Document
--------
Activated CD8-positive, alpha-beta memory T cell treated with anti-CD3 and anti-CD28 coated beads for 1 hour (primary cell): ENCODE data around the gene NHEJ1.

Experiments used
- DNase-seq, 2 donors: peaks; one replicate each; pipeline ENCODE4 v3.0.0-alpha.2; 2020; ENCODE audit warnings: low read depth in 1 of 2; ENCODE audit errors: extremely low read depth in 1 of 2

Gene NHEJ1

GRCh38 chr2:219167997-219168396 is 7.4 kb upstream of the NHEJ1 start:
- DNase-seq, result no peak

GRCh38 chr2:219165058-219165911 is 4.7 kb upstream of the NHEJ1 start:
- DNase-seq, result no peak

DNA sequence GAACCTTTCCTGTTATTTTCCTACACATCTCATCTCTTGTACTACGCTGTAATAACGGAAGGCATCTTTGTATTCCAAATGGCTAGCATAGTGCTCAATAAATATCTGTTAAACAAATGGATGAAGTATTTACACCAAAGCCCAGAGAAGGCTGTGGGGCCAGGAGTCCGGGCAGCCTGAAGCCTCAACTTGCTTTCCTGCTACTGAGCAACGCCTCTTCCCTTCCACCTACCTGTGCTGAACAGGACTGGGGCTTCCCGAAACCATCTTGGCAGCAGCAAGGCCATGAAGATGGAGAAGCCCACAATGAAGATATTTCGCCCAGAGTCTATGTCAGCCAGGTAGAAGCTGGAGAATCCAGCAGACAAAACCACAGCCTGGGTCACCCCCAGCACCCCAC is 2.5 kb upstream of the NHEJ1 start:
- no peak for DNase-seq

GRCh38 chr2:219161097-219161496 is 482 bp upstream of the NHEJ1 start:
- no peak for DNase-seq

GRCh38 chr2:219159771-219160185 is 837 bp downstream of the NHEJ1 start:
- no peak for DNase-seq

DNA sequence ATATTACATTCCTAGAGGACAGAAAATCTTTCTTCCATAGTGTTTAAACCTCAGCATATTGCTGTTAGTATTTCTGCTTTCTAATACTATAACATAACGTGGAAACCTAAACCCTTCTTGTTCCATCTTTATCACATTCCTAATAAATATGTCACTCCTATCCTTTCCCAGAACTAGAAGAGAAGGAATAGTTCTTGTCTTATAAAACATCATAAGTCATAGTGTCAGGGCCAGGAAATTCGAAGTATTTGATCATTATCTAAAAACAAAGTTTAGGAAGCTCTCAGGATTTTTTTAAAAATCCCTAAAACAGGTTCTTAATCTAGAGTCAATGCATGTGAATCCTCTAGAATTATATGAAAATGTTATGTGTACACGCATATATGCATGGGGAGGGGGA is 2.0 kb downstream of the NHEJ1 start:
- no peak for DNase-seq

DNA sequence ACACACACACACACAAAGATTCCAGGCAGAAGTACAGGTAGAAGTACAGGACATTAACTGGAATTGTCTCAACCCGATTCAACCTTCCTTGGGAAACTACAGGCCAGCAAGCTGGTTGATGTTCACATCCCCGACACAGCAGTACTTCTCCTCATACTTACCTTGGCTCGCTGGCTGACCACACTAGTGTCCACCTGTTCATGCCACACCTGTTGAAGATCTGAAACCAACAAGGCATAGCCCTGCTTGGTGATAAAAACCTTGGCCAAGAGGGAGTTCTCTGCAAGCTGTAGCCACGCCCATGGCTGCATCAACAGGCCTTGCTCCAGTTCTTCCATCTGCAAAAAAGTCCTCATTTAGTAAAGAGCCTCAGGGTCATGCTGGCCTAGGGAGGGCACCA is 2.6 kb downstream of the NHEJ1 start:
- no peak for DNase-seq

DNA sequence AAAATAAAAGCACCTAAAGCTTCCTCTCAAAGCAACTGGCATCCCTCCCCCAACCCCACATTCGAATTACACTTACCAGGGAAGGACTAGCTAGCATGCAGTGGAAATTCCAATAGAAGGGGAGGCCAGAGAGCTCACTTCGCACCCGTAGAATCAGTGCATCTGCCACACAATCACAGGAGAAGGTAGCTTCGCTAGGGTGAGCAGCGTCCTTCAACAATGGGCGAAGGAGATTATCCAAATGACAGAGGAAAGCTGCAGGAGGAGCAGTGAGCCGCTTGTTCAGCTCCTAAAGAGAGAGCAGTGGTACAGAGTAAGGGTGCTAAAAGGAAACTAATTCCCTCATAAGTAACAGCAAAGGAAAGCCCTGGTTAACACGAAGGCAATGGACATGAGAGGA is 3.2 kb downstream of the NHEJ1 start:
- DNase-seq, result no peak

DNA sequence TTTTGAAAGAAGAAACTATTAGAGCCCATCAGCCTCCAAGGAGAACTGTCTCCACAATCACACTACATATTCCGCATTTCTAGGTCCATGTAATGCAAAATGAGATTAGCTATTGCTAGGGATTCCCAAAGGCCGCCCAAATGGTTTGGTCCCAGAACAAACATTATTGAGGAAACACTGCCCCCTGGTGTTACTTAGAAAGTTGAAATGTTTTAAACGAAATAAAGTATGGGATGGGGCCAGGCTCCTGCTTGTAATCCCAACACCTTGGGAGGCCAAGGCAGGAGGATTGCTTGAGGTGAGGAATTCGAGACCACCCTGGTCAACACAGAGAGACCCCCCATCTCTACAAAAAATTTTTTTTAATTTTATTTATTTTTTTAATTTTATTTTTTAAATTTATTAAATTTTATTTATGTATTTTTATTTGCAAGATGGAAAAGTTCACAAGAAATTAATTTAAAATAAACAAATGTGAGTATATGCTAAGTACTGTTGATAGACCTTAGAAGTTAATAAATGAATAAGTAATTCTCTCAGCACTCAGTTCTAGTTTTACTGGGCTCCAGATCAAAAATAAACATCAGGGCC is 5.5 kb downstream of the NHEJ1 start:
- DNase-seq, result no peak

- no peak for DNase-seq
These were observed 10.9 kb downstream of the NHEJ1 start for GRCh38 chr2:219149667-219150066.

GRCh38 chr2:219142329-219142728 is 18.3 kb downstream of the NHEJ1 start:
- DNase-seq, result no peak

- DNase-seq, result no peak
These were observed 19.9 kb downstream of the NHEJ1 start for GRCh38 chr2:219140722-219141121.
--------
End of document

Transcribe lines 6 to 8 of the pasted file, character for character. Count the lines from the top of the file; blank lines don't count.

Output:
- DNase-seq, result no peak

GRCh38 chr2:219165058-219165911 is 4.7 kb upstream of the NHEJ1 start:
- DNase-seq, result no peak